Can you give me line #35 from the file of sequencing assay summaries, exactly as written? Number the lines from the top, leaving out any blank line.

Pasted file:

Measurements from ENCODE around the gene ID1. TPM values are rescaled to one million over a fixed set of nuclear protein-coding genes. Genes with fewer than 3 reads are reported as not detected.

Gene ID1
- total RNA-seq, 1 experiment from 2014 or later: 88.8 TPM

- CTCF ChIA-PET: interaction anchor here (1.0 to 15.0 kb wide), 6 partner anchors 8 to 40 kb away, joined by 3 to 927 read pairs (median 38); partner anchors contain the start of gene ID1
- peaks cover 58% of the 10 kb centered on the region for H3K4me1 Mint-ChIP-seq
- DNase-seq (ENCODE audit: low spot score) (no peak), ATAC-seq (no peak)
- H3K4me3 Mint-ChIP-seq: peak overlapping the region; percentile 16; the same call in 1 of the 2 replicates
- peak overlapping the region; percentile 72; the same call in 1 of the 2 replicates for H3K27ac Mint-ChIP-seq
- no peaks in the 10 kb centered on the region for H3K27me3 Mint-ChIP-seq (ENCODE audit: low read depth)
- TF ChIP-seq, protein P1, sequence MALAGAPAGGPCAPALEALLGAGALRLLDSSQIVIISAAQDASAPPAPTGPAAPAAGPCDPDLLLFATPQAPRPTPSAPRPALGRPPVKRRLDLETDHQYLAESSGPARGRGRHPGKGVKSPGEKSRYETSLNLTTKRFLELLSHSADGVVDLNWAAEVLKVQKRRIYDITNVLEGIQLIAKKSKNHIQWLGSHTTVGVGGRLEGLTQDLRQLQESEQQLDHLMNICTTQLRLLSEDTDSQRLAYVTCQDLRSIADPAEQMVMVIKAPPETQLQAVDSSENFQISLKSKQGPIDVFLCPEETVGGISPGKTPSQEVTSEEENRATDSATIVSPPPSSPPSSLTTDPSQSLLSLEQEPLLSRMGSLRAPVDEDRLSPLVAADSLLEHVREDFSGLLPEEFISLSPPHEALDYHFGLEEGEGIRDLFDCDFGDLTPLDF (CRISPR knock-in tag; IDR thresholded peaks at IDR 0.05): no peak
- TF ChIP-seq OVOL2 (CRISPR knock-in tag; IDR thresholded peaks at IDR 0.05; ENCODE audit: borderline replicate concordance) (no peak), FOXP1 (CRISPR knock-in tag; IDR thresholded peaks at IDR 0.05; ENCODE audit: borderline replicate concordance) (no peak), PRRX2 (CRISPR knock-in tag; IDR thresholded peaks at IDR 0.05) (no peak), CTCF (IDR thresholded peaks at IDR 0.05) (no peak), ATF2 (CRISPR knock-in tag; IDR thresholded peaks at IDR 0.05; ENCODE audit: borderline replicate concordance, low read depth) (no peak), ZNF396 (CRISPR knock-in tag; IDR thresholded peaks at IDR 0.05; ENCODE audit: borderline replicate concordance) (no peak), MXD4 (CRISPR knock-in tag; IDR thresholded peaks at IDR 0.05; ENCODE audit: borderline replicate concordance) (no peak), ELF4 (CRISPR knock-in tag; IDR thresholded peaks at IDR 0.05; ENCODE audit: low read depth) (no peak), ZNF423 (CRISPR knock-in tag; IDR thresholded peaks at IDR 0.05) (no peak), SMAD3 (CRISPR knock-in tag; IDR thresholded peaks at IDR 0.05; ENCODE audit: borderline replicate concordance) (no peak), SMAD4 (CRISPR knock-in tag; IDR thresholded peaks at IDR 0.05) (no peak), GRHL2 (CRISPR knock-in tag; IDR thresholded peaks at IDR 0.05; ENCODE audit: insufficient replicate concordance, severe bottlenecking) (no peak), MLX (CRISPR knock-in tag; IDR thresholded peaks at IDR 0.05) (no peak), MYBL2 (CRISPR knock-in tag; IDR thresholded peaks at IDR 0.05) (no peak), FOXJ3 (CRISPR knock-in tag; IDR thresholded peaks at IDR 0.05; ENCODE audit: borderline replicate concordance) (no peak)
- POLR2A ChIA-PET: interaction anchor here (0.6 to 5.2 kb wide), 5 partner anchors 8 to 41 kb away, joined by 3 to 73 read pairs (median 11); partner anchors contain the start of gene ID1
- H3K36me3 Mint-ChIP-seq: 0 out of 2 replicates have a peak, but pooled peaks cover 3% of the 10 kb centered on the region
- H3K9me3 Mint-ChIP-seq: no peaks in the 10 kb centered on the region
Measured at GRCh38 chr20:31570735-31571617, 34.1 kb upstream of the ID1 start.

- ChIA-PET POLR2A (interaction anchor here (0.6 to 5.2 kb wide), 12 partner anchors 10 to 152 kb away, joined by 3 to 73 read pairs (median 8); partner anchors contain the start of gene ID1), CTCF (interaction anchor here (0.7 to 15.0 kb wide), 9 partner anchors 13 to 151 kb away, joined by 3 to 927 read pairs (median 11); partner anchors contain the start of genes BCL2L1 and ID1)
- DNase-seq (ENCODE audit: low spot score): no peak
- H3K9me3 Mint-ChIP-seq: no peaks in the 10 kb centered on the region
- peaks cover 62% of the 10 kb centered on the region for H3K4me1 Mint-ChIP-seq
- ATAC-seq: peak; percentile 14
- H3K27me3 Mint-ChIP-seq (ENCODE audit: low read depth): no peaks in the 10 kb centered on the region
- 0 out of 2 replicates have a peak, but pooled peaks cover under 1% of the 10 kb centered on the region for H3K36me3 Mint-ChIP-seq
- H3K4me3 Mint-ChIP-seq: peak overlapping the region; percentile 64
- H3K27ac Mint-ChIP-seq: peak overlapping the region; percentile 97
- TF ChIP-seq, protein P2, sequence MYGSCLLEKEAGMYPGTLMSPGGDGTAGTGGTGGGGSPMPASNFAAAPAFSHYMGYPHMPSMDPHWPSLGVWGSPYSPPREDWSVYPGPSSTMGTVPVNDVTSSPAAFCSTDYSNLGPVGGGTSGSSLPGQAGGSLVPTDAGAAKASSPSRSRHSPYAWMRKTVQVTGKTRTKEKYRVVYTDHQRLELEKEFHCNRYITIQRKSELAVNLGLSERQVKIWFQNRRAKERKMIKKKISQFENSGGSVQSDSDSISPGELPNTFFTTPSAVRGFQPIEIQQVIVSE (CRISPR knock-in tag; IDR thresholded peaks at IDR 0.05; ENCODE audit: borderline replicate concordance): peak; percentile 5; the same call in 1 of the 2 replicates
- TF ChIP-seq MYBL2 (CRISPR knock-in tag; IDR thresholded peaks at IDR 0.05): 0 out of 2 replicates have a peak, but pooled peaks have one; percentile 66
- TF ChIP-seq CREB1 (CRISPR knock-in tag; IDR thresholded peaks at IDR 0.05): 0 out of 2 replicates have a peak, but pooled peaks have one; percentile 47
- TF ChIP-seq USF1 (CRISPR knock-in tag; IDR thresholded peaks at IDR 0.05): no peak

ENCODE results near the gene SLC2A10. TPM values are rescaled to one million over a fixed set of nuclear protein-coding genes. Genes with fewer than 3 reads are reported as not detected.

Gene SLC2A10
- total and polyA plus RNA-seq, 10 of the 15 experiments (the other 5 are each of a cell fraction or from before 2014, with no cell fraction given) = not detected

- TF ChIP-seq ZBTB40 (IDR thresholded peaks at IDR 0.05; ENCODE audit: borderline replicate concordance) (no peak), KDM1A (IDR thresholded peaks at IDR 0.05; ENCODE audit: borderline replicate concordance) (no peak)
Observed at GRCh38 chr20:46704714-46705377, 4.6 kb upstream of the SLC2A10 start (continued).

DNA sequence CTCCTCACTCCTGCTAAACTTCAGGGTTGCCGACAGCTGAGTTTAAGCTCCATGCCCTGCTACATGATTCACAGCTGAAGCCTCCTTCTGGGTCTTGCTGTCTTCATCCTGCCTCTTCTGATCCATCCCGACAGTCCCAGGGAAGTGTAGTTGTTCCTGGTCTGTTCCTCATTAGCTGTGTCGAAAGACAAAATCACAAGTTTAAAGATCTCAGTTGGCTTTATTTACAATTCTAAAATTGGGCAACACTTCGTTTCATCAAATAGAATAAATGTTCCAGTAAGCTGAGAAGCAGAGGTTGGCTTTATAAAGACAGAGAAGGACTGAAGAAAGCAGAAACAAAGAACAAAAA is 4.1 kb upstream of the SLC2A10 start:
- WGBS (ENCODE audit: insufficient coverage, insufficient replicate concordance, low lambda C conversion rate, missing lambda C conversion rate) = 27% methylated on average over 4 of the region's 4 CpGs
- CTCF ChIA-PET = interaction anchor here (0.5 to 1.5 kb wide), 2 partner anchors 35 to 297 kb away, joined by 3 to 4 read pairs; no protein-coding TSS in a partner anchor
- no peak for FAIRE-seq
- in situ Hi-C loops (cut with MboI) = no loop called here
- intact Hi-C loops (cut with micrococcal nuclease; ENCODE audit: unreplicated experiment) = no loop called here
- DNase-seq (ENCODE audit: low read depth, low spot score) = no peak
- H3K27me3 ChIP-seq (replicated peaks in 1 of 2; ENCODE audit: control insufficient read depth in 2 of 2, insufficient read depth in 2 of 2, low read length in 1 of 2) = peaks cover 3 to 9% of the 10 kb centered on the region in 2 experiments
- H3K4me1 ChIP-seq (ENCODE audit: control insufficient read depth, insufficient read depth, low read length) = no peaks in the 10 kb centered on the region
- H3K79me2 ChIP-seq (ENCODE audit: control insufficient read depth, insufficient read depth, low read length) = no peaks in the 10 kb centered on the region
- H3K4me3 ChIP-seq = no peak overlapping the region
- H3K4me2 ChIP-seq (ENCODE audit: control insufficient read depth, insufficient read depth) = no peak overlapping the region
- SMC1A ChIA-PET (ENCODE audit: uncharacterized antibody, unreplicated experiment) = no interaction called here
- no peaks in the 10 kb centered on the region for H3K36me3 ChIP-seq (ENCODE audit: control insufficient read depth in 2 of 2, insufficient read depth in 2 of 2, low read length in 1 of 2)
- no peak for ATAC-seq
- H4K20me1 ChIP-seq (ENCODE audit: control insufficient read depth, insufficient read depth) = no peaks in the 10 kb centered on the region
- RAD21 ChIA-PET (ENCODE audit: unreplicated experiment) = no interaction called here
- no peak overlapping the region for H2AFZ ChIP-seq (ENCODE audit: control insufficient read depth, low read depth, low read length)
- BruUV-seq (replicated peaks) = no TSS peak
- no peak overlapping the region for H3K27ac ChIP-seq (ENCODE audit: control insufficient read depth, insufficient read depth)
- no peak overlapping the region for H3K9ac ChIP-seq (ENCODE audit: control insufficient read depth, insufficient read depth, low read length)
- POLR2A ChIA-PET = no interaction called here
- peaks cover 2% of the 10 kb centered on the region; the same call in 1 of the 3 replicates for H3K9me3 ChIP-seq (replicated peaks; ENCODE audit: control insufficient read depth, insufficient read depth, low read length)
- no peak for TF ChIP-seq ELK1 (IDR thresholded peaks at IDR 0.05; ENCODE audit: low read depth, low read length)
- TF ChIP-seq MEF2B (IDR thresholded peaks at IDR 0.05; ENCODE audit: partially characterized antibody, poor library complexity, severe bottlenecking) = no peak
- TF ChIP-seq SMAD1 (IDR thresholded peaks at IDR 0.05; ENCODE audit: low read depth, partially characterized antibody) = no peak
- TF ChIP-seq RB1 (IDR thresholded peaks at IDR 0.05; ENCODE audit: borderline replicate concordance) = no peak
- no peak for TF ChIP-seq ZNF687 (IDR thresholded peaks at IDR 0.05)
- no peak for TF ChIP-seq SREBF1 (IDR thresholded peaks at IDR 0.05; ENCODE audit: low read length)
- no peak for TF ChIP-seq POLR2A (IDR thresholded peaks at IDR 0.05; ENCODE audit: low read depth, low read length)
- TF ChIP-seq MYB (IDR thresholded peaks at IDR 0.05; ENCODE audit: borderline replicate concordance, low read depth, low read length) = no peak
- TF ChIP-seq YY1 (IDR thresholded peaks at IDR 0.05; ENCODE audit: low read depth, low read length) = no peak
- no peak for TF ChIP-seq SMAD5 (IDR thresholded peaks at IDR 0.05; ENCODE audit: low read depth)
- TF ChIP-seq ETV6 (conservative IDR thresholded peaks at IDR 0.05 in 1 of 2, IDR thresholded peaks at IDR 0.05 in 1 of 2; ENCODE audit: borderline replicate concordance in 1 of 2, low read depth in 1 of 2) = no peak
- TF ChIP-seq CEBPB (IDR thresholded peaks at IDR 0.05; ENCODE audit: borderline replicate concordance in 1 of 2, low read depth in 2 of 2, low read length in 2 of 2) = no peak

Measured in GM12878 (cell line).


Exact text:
- WGBS (ENCODE audit: insufficient coverage, insufficient replicate concordance, low lambda C conversion rate, missing lambda C conversion rate) = 27% methylated on average over 4 of the region's 4 CpGs